There's a bow tied around my neck and I'm dying for a smoke.
Tonight's the senior prom and there's no way I'm going to get through this ordeal sober. I wouldn't be going at all, but I promised my girlfriend, Emily. She said the prom only happens once in your life and I'd regret it if I blew the whole thing off. "Humor me," she said. On the off chance she's right, I agreed to take hera decision I now regret.
I figure if I catch a buzz before I pick her up, maybe the night won't be a total disaster. Emily always says she can't stand being around stoners, but then again she can never tell when I'm stoned.
Besides, there's no use complaining now. I have the whole thing lined upthe black tux, the white limo, the red corsage. I even rented a room at the Hyatt. It's something you're supposed to do, I guess. It's not like I think some cheesy hotel room will make Emily want to sleep with me. I know she won't. It's not even worth trying. I probably won't even tell her I got it. If she ever wants to go all the way, she'll let me know. Her parents left her home alone for an entire weekend last month and she still wouldn't put out. A hotel room isn't going to make any difference.
The most we ever do is kiss, sometimes until our lips are chapped. Every time I try to push it a little farther, she pulls away and I stop. Supposedly, most guys don't. Like the guys she used to go out with. From what I can figure, they didn't take no for an answer and I don't want to be like them, so I always apologize and say, "Whenever you're ready." You might think that makes me a good guy, but most people around here would say it just makes me a pussy.
I've heard people say that Emily was a slut at her old school, Fairview High. It's only a couple miles away from Chelsea. News gets around and sometimes I listen. Not that it really matters. People say a lot worse about their so-called best friends.
From the very beginning she told me she wanted to take things slow and that was fine with me. After three years of high school I'd never even been on a date, so going slow sounded a lot better than going nowhere at all.
I'm pretty sure Emily doesn't care about the prom anyway. She wants to shed her old skin. Going to the prom is really about making a new memory to replace the old ones she wants to forget. Deep down I'll bet she knows it's a big joke, but you'd have to ask her. That's the only way you ever know what's going on in someone else's head and even then you can't be too sure.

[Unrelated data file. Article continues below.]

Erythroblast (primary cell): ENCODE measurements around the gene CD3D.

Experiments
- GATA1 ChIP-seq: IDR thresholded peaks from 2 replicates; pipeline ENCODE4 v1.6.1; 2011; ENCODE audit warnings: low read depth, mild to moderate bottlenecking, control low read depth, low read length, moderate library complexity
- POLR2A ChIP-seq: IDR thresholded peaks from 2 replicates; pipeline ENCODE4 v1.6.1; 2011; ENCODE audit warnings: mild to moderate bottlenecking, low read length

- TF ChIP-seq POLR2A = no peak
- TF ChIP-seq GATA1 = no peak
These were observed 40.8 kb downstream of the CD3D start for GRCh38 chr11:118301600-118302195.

Emily doesn't talk about her past much, just in bits and pieces. She once told me how her dad found her drunk at Larry's down on High Street, sitting in some guy's lap. Another time she got so wasted at a Beastie Boys concert she had to have her stomach pumped. She's been arrested for shoplifting, but she won't tell me what she stole. Like she says, it doesn't matter. But if you put all the pieces together it looks like a blur, a girl out of control. She's not like that anymore; so maybe going to the prom is a small price for me to pay.
My sister, Annika, on the other hand, cares a lot about the prom. Even though she's only in the fifth grade and I'm about to go to college, in a lot of ways I think of her as my best friend. I can tell her anything and know she'd never rat me out. That's a lot rarer than it ought to be. In a few years she'll drift away. When she gets into sixth grade, it'll all change. That's when girls start thinking about boys. That's when they turn mean.
Last week Annika was begging me to help pick out my tux. Not that she had to, I would have taken her anyway. Without her or someone else from the family in the car, I'm not allowed to drive. Dad says driving is not a right but a privilege. He says he's doing it for my own good. If I had a gallon of gas for every time I heard that, I could have escaped to California by now. Dad figures with Annika in the car I won't try anything stupid and if I do, he's under the false impression she'll report back to him. The truth is, I'm really not such a bad driver; I've just had some bad luck.
Excerpted from Maybe a Miracle by Brian Strause Copyright © 2005 by Brian Strause. Excerpted by permission of Ballantine Books, a division of Random House, Inc. All rights reserved. No part of this excerpt may be reproduced or reprinted without permission in writing from the publisher.
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